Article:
Green-Wood Cemetery, home to almost 200 baseball pioneers, and its
connection to the game’s roots in Brooklyn, New York City
and Hoboken, N.J. (Arcadia, $19.99).
Literacy and Racial Justice: The Politics of Learning after Brown
v. Board of Education
by Catherine Prendergast ’90. An analysis of the
present-day multicultural literacy initiatives through research
of the U.S. legal and educational system provides a strong basis
for debates about Brown’s legacies. Outlining the
problems of the current systems and concluding that only a literate
citizen can engage and alter legacies of racial strife, the author
provides solutions for the future of inclusive literacy scholarship
(Southern Illinois University, $25).
The Jew, The Arab: A History of the Enemy
by Gil Anidjar, assistant professor of comparative literature.
Suggesting that the “concept of the enemy” and its absence
in Europe’s history is structured around Europe’s historical
efforts to distinguish itself from “the Jew and Arab,”
Anidjar links the “Jewish Problem” with the “Muslim
Problem” in this critical view of Western civilization (Stanford
University Press, $21.95).
Heaven’s Kitchen: Living Religion at God’s Love We
by Courtney Bender, assistant professor of religion and
sociology. How does faith manifest itself in everyday actions? Recalling
her time spent volunteering at the nonprofit, nonreligious organization
God’s Love We Deliver, the author writes about the role of
religion in contemporary American life (University of Chicago Press,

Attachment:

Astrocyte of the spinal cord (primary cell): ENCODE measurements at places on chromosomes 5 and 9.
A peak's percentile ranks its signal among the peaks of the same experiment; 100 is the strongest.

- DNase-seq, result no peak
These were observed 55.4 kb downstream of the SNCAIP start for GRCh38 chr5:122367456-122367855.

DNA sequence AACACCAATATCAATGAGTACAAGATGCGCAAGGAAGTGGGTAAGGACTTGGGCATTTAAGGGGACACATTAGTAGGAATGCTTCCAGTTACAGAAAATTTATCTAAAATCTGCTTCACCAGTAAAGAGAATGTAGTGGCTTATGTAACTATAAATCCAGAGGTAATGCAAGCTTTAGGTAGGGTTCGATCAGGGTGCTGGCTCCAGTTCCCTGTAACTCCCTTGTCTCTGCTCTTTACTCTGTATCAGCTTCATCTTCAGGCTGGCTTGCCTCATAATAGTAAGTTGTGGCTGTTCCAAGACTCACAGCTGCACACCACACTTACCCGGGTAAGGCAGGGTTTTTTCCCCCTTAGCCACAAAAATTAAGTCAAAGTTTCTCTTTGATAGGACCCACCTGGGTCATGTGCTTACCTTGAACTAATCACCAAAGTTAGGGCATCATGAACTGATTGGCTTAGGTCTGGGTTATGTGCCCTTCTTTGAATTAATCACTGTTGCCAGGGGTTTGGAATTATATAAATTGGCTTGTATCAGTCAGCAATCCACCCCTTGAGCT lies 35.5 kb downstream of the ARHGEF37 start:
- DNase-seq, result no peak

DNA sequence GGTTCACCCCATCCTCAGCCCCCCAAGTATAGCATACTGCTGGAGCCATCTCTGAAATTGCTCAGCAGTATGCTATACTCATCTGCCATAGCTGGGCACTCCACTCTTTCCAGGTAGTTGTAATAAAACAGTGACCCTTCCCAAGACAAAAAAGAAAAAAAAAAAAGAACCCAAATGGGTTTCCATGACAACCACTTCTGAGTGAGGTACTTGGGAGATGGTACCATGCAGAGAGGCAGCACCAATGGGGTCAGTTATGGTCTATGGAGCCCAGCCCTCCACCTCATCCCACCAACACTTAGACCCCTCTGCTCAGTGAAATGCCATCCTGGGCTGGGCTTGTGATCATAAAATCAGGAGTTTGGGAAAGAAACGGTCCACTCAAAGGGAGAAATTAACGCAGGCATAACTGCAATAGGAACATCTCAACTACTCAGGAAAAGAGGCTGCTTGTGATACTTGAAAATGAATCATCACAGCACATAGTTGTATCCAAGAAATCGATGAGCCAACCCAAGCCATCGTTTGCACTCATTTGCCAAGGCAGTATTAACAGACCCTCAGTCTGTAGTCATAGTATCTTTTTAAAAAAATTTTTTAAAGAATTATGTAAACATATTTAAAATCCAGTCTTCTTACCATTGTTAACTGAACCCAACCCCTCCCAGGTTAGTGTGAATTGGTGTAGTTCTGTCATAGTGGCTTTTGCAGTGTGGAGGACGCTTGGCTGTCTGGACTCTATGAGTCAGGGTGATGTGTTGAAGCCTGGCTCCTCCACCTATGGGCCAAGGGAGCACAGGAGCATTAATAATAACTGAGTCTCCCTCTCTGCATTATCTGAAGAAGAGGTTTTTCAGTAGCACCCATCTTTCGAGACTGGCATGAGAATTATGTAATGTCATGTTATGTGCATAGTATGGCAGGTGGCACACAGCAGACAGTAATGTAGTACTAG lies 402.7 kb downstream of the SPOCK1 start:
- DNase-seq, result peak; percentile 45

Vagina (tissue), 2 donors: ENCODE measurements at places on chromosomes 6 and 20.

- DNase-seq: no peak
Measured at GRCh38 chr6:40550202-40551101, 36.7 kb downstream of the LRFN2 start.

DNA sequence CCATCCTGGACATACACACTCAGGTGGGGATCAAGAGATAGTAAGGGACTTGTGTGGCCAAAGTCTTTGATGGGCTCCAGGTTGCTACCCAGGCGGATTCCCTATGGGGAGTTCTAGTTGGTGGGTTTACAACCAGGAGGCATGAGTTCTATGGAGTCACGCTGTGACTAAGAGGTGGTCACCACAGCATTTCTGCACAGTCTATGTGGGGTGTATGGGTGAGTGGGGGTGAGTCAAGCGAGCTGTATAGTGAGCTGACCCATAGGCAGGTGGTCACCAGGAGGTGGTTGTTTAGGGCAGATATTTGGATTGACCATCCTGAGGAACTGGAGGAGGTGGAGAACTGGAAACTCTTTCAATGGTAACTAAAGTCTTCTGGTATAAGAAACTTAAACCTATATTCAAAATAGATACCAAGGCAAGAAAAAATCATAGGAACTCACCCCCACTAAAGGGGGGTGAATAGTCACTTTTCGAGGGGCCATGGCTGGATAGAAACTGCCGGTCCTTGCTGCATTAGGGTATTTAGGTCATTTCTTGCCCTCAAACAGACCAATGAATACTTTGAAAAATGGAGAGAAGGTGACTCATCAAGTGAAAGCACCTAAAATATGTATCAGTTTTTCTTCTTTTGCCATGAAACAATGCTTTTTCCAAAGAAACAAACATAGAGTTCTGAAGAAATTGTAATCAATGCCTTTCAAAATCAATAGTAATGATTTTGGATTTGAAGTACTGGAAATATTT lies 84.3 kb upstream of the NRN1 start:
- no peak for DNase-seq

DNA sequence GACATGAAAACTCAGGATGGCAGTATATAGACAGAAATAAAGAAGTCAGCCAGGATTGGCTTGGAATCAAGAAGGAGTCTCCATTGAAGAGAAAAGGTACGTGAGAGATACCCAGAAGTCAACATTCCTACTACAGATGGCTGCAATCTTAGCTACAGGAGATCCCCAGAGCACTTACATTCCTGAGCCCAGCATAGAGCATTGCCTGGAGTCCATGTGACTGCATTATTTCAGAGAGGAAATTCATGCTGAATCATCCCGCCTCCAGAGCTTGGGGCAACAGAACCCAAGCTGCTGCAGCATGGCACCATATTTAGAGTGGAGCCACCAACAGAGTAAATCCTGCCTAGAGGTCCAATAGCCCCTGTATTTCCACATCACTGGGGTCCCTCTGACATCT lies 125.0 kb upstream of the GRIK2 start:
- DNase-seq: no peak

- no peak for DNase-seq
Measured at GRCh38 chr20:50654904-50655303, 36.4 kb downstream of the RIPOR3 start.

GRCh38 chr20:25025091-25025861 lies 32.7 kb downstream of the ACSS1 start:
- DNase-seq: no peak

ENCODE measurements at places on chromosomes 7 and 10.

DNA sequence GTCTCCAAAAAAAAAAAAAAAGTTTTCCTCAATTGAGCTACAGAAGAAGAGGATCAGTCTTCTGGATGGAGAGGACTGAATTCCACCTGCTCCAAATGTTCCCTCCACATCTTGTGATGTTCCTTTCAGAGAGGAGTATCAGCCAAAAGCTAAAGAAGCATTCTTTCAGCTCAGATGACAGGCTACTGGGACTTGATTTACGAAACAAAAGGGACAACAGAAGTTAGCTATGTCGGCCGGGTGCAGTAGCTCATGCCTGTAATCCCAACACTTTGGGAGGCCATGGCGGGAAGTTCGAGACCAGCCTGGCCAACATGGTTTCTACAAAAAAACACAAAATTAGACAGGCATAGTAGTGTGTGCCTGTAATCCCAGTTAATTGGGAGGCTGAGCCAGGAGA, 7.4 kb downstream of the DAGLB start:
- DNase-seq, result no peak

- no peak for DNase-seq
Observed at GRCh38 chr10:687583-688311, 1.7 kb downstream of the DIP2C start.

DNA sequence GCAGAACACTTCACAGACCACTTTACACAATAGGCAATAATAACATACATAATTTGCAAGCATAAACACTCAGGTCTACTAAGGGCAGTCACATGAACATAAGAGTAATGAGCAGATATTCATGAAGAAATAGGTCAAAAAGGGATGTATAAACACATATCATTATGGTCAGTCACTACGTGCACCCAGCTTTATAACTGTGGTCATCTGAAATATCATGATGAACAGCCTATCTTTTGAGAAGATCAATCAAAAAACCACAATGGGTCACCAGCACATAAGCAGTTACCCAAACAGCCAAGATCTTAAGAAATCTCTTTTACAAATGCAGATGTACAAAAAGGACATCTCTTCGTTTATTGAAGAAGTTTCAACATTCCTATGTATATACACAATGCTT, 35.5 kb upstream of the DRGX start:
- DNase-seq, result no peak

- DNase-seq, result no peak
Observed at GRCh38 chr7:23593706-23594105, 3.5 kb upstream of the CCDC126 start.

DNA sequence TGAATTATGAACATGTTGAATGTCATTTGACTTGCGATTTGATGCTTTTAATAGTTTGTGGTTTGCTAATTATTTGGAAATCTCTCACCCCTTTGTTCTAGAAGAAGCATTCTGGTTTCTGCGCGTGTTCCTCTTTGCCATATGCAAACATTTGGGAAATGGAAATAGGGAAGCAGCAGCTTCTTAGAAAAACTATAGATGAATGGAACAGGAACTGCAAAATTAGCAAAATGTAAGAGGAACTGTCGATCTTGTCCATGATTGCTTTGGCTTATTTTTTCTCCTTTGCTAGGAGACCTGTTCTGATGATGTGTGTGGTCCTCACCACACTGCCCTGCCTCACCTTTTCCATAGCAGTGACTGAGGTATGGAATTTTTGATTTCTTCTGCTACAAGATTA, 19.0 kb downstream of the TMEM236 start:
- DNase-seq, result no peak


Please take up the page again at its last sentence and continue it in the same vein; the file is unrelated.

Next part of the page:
America and the Intellectual Cold Wars in Europe
by Volker R. Berghahn, Seth Low Professor of History.
Using the story of Shepard Stone, a former director of the Ford
Foundation’s international affairs program in the ’50s,
the author illuminates Cold War-era American-European cultural-political
conflicts and America’s struggle to set global cultural trends
Le vent, à nouveau me cherche
(The Wind Seeks Me Again) by Anna Frajlich,
lecturer in Polish. This French translation from the original Polish
is a collection of poetry that expresses the emotional torments
of an artist in exile reconciling a broken childhood (Editinter,
Humanism and Democratic Criticism
by Edward W. Said, former University Professor (deceased).
With the once-sacred literary canon under attack for its Eurocentric,
imperialistic slant, can humanism make a shift to a more democratic
form? Said, in his last completed book before his death in September
2003, argues that a more expansive literary canon and social responsibility
on the part of writers and intellectuals are parts of the solution
(Columbia University Press, $19.95).
Parallels and Paradoxes: Exploration in Music and Society
by Daniel Barenboim and Edward W. Said, former
University Professor (deceased). Originating from and including
discussions between Barenboim, a conductor and music director, and
Said, the late Palestinian-American scholar of modern literature
and theory, this dialogue touches on the differences between prose
and music, and the ephemerality of sound (Pantheon, $24).
Laura Butchy, Peter Kang ’05,
Masha Volynsky ’06
Columbia College Today features
books by alumni and faculty as well as books about the College
and its people. For inclusion, please send review copies to:
Laura Butchy, Bookshelf Editor
Columbia College Today
475 Riverside Dr., Ste 917
New York, NY 10115-0998